My most intimidating project… thus far

image1_1__medium2I learned how to knit with two hands back in the fall, apparently that’s the most important thing to do if you’re going to attempt color work. One strand per hand, two in your right if you’re bold and you’re trying to knit with more than two colors. The mittens I made came out pretty good, a little small though. Like… the adult size mittens would fit an eight year old if I’m lucky. I swear I checked my gauge, but I also think I was influenced by my teacher to go for the smaller needles so that the fabric would be tight. I think they would have fit better if I used a US 4 or 5 instead of my 2, but I’m just happy that I was able to make the mittens.

The pattern (known as fiddlehead on ravelry if you’re interested) was forgiving to my fumbling left hand and didn’t require much in the world of floats. Actually I don’t think I used any floats, pretty sure I had to look up how to create floats when I started this project.

The color work project I’m working on, however, is not the forgiving simple pattern that my mittens were. Not to mention, the pattern was crazy expensive because of it’s fancy charts. The pattern, known as the Embrace Octopus Sweater, has been haunting my dreams since the end of May. Some days I don’t even knit the sweater, I just spend time staring at the charts and breathing deeply. All things are knit one stitch at a time, so why couldn’t I get past the intricate color work that was required for this octopus? There were days I tried to start other projects but couldn’t bring myself to because I felt like I was cheating on the sweater. Cheating. On a sweater. Ridiculous. But that’s how I felt, I felt like if I wasn’t working on the sweater, knitting row after row like a machine, then I shouldn’t be knitting. I think I’ve gone a week this month without knitting just so I wouldn’t have to look at the octopus chart or feel like I was cheating. Cheating. On a sweater. I think I’m going crazy.

But today, it finally happened. I finished the body of the sweater and finally put away the first two charts. The main two charts,11707483_10153045897710897_2201277114703853376_n the two charts that make up the bulk of the sweater. Sure, I knit for about seven hours today in order to do it, but it’s done. I can finally work on the quick parts and move on.  It will feel good to have another project to work on when this is all over (and I’ll post pictures when it’s all over), just don’t tell my sweater that I’ve been plotting my next project. I don’t want it to get jealous and work against me for the remainder of our time together.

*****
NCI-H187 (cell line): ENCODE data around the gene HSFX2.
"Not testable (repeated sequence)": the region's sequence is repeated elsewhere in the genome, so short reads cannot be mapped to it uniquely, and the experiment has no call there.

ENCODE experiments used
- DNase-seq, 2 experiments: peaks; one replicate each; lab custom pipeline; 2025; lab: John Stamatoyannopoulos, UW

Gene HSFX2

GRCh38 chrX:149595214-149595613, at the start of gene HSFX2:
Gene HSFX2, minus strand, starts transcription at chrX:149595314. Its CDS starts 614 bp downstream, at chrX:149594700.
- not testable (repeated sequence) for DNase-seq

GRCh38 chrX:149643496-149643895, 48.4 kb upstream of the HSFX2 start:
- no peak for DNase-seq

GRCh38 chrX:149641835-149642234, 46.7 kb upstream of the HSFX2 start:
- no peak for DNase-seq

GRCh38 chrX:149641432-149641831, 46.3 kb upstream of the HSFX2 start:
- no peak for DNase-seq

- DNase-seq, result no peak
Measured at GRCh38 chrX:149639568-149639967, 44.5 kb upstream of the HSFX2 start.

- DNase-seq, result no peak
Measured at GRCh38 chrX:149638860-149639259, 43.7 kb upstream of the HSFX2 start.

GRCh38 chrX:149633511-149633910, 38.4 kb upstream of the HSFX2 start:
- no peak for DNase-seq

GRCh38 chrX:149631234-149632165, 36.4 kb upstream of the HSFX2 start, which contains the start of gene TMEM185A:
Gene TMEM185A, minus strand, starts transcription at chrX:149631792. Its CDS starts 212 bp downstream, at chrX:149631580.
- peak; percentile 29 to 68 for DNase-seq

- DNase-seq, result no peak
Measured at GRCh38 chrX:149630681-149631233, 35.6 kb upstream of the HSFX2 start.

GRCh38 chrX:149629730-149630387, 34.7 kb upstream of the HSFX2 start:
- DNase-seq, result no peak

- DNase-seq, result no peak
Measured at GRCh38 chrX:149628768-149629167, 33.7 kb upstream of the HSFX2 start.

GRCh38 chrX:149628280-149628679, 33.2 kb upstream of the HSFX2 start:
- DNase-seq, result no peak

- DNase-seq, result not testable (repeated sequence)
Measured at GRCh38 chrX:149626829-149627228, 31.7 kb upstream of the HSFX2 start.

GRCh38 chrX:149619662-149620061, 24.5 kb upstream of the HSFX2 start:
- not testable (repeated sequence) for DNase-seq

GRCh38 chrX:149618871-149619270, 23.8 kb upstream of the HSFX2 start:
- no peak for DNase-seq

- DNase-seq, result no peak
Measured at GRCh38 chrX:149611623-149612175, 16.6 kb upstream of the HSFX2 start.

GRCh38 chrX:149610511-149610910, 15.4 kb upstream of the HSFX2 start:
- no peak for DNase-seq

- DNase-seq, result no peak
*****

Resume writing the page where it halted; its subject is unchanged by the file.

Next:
Off to get back to my summer of knitting! What’s the most intense project that you’ve done so far? Do you like to challenge yourself or are you a knitter who prefers a mindless knit? Post your answers in the comments :]


Hello world!

My finished hitchhiker, knit in Sprout by the Fiber Seed.
My finished hitchhiker, knit in Sprout by the Fiber Seed for a friend. I’ve been knitting for about a year and a half now and am always taking on new challenges. I’d like to think I’m witty too, but I’ll let you be the judge of that.

These last few weeks have seen the end of a lot of firsts for me. The end of my first year teaching high school biology. The end of my year living in Cambridge, which was the first time I’ve ever lived on my own. The end of the 5th season of Game of Thrones, but, hey, at least I’m all caught up now. The end of my first semester of graduate school. The completion of my first intarsia project.

These last few weeks have also shown the continuation of traditions. Another baby blanket for a friend. Starting my summer off for a second time with the I-91 shop hop. Creating a summer reading list of books I want to read while the weather is warm and I can sit outside. Going to visit the lake with my family. Things that always change but never actually seem to. But me? I am always changing, learning and dreaming.

If you told any of my friends that I was going to start my first summer off as a teacher by starting a knitting blog, they wouldn’t be surprised. Most of them would probably say that it’s about time I stopped relying on Instagram so much. Here’s to knitting publicly, because it’s not something just for old ladies in rocking chairs.